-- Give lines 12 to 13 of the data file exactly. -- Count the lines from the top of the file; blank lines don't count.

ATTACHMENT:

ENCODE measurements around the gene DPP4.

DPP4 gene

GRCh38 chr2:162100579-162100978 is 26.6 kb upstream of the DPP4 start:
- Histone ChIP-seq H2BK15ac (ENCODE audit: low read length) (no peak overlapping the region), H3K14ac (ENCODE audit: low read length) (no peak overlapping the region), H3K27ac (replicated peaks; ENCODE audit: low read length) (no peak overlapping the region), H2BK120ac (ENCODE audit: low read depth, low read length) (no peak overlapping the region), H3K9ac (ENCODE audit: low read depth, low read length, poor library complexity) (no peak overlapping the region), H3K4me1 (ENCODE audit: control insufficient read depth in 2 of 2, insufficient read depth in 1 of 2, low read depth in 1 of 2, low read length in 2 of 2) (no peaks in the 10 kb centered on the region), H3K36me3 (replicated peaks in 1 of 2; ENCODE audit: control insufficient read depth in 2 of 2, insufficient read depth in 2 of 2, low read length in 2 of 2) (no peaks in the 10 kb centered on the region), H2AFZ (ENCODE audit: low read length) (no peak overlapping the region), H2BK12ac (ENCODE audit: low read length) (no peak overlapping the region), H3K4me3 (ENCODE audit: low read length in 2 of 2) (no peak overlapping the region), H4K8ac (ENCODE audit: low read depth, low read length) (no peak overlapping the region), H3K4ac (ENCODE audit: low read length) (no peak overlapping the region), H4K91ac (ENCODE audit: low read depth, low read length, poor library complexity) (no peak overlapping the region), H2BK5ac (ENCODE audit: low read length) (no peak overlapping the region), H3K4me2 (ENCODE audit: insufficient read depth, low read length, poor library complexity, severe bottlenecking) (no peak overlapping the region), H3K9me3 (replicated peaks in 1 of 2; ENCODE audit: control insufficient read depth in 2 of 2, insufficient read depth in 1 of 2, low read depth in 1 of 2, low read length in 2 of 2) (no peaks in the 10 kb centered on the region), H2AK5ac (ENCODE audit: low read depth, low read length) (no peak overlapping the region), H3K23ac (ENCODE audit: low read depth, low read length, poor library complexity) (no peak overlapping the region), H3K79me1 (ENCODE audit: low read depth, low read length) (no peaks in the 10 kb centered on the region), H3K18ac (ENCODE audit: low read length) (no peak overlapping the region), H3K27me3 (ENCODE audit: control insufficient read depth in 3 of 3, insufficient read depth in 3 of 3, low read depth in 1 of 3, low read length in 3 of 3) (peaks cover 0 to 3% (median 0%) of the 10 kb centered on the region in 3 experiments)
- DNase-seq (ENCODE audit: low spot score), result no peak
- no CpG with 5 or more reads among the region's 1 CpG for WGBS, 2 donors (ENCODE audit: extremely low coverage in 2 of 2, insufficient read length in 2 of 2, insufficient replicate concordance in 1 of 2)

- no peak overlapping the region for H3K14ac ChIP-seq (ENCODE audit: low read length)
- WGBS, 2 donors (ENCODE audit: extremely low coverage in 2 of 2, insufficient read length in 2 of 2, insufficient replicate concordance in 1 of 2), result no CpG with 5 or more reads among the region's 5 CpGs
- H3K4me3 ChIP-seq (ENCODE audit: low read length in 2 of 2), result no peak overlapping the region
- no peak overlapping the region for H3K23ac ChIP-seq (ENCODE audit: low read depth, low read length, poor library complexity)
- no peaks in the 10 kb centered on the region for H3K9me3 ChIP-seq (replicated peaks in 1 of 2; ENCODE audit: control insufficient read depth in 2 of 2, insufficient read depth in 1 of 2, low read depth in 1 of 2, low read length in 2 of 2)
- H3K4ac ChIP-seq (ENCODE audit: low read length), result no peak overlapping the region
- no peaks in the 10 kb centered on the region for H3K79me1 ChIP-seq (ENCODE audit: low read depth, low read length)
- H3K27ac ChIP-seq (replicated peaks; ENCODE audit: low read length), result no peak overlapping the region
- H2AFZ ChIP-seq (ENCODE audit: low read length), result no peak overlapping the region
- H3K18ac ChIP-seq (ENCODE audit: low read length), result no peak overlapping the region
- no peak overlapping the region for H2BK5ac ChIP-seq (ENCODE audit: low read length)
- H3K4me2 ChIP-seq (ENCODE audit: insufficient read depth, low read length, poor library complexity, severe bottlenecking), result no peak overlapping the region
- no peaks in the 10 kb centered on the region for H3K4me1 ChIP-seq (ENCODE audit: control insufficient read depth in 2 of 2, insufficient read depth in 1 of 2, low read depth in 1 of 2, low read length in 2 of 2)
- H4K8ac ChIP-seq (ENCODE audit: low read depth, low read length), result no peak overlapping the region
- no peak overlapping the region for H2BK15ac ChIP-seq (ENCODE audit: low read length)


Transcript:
- H3K4ac ChIP-seq (ENCODE audit: low read length), result no peak overlapping the region
- no peaks in the 10 kb centered on the region for H3K79me1 ChIP-seq (ENCODE audit: low read depth, low read length)